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Paper: Environmental Effects in the Interaction and Merging of Galaxies in zCOSMOS
Volume: 477, Galaxy Mergers in an Evolving Universe
Page: 137
Authors: Kampczyk, P.; Lilly, S. J.; zCOSMOS Collaboration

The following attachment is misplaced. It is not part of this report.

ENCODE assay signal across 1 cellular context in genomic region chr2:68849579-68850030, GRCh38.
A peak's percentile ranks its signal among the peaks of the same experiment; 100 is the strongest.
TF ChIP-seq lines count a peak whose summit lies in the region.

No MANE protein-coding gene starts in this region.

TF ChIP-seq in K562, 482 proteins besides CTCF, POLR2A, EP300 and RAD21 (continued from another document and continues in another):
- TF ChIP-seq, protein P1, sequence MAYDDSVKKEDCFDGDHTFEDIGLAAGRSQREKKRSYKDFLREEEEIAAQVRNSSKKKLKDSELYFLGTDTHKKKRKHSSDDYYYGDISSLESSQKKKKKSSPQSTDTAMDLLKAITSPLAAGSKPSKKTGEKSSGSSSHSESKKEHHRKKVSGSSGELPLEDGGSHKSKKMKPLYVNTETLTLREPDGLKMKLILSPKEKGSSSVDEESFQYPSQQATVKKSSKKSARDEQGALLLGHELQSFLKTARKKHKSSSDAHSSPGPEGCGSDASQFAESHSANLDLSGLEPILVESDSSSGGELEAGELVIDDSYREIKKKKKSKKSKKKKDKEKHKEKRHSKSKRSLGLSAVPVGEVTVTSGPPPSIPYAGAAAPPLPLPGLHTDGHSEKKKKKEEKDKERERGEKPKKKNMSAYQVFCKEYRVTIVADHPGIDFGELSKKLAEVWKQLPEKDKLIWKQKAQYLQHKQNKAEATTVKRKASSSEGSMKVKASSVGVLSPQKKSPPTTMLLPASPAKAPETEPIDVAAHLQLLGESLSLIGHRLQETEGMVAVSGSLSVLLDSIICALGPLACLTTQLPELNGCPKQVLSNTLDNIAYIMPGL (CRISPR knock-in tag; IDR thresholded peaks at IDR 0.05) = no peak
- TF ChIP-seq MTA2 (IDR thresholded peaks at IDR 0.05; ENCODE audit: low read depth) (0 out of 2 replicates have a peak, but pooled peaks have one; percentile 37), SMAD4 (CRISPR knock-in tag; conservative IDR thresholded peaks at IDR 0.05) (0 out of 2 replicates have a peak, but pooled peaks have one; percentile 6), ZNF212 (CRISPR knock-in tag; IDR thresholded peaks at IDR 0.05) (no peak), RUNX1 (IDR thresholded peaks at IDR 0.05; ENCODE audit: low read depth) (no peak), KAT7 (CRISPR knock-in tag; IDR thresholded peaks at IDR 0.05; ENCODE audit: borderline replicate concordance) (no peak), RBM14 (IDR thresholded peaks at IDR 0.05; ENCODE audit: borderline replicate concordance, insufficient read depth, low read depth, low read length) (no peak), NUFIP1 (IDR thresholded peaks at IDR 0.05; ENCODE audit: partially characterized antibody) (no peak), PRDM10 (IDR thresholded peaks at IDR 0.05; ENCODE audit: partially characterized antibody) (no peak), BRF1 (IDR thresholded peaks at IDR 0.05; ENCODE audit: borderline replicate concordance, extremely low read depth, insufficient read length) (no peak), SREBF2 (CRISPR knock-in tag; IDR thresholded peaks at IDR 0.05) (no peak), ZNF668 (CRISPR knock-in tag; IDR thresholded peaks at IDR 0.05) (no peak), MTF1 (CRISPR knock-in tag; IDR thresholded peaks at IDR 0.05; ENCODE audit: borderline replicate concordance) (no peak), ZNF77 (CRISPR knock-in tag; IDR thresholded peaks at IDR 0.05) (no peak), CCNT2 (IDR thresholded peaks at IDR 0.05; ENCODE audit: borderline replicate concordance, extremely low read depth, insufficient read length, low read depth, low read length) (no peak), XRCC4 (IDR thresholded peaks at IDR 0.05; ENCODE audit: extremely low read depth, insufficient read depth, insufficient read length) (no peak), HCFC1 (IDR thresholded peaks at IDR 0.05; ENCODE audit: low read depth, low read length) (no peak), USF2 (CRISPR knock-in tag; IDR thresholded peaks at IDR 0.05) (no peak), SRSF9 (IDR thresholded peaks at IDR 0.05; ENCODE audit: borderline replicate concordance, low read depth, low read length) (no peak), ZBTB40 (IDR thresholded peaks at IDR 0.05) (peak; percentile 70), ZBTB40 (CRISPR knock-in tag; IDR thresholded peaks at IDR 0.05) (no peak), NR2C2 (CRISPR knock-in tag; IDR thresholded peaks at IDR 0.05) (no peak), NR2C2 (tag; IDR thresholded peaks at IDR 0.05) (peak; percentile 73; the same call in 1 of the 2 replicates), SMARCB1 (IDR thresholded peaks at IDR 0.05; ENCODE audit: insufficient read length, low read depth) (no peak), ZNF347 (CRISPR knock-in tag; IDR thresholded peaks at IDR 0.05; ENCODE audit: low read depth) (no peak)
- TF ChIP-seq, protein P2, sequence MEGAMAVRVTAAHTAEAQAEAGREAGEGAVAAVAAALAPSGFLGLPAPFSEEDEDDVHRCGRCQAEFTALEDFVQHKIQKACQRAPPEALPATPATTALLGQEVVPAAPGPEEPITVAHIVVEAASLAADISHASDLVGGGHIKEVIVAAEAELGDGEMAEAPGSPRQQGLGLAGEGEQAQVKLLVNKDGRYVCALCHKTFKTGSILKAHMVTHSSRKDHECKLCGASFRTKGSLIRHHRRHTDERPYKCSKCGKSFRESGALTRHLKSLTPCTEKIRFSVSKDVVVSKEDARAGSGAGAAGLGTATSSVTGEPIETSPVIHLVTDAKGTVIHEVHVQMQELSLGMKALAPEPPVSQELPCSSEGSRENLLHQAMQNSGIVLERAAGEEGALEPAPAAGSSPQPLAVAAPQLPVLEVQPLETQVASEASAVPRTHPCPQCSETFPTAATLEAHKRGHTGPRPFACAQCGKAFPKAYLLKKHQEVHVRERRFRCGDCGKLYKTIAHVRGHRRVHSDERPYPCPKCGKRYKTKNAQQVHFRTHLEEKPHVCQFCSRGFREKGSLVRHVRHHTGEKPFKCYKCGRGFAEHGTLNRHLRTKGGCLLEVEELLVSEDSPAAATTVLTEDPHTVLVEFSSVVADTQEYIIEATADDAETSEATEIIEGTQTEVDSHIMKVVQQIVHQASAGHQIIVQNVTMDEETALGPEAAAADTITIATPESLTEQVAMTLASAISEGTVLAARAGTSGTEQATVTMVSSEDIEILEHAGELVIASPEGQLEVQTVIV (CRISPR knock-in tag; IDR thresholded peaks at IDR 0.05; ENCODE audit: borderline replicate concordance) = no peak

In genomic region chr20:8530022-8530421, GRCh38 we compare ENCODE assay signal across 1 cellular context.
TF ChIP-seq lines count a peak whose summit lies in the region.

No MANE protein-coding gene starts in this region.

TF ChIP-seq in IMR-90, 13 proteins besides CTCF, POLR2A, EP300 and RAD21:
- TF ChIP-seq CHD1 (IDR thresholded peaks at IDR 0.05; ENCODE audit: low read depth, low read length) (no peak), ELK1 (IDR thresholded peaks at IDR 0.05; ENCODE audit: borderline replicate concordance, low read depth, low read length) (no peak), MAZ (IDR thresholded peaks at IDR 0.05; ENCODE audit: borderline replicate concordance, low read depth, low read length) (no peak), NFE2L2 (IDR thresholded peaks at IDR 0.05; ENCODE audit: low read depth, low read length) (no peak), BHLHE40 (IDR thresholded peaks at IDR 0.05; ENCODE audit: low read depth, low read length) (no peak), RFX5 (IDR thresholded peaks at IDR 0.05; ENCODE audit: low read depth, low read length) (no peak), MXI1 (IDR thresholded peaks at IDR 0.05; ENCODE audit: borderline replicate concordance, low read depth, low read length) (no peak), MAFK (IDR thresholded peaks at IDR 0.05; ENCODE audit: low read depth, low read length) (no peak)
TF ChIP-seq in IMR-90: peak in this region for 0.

Abstract: The zCOSMOS-bright 10k spectroscopic sample reveals a strong environmental dependence of close kinematic galaxy pair fractions in the studied redshift range 0.2 < z < 1. The fraction of close pairs is three times higher in the top density quartile than in the lowest one. This environmental variation in pair fractions will translate into merger fractions since merger timescales are shown, based on Millennium simulation catalogs, to be largely independent of environment, once accounted for projection effects. While galactic properties of close kinematic pairs (morphologies and star formation rates) may seem to be non-representative of an underlying, global galaxy population, they can be explained by taking into account well-known effects of environment, and changes caused by galaxy interactions. The latter is responsible for an increase of irregular galaxies in pairs by a factor of 50-75%, with a disproportionate increase in the number of irregular-irregular pairs (4–8 times), due to disturbance of about 15% of the disk galaxies in pairs. Another sign of interaction is an observed boost in specific star formation rate (factor 2–4) for the closest pairs. While significant for paired galaxies, this triggered star-formation due to interactions represents only about 5% of the integrated star-formation activity in our volume-limited sample. Although majority of close kinematic pairs are in dense environments, the effects of interactions appear to be strongest in the lower density environments. This may introduce strong biases into observational studies of mergers, especially those based on morphological criteria. Relative excess of post-starburst galaxies observed in paired galaxies (factor ∼2) as well as excess of AGNs (factor of over 2), linked with environmental dependence of the pair fractions could indicate that early phases of interactions and merging are plausible candidates for environmental quenching, observed in the global galaxy populations.
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